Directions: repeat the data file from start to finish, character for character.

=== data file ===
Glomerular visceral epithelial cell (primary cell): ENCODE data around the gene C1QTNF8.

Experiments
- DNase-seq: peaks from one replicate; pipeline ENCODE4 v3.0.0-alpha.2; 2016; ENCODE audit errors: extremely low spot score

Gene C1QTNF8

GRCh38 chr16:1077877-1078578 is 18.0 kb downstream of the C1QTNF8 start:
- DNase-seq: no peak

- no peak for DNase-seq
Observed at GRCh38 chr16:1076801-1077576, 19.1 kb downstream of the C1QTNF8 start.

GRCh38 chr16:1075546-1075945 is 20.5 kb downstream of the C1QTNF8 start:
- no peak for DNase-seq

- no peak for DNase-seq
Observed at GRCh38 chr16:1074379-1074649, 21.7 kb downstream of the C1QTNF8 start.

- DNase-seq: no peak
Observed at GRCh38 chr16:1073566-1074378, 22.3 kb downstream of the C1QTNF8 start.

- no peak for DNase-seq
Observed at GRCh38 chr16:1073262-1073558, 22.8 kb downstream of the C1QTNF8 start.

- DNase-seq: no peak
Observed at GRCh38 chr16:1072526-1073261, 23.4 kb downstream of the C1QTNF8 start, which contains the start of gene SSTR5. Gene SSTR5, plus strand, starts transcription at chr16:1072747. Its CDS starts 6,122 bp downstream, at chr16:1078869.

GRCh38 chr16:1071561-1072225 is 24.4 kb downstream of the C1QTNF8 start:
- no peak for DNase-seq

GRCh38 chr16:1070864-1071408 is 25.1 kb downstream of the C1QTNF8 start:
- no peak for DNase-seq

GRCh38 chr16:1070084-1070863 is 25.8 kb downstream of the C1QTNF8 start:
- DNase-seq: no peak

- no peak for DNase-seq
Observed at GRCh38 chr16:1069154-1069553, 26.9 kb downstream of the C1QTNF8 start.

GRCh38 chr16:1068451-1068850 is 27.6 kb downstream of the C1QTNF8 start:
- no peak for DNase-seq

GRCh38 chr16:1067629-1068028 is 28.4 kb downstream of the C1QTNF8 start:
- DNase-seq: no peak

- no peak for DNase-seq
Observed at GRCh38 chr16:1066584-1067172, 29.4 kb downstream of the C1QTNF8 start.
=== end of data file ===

Glomerular visceral epithelial cell (primary cell): ENCODE data around the gene C1QTNF8.

Experiments
- DNase-seq: peaks from one replicate; pipeline ENCODE4 v3.0.0-alpha.2; 2016; ENCODE audit errors: extremely low spot score

Gene C1QTNF8

GRCh38 chr16:1077877-1078578 is 18.0 kb downstream of the C1QTNF8 start:
- DNase-seq: no peak

- no peak for DNase-seq
Observed at GRCh38 chr16:1076801-1077576, 19.1 kb downstream of the C1QTNF8 start.

GRCh38 chr16:1075546-1075945 is 20.5 kb downstream of the C1QTNF8 start:
- no peak for DNase-seq

- no peak for DNase-seq
Observed at GRCh38 chr16:1074379-1074649, 21.7 kb downstream of the C1QTNF8 start.

- DNase-seq: no peak
Observed at GRCh38 chr16:1073566-1074378, 22.3 kb downstream of the C1QTNF8 start.

- no peak for DNase-seq
Observed at GRCh38 chr16:1073262-1073558, 22.8 kb downstream of the C1QTNF8 start.

- DNase-seq: no peak
Observed at GRCh38 chr16:1072526-1073261, 23.4 kb downstream of the C1QTNF8 start, which contains the start of gene SSTR5. Gene SSTR5, plus strand, starts transcription at chr16:1072747. Its CDS starts 6,122 bp downstream, at chr16:1078869.

GRCh38 chr16:1071561-1072225 is 24.4 kb downstream of the C1QTNF8 start:
- no peak for DNase-seq

GRCh38 chr16:1070864-1071408 is 25.1 kb downstream of the C1QTNF8 start:
- no peak for DNase-seq

GRCh38 chr16:1070084-1070863 is 25.8 kb downstream of the C1QTNF8 start:
- DNase-seq: no peak

- no peak for DNase-seq
Observed at GRCh38 chr16:1069154-1069553, 26.9 kb downstream of the C1QTNF8 start.

GRCh38 chr16:1068451-1068850 is 27.6 kb downstream of the C1QTNF8 start:
- no peak for DNase-seq

GRCh38 chr16:1067629-1068028 is 28.4 kb downstream of the C1QTNF8 start:
- DNase-seq: no peak

- no peak for DNase-seq
Observed at GRCh38 chr16:1066584-1067172, 29.4 kb downstream of the C1QTNF8 start.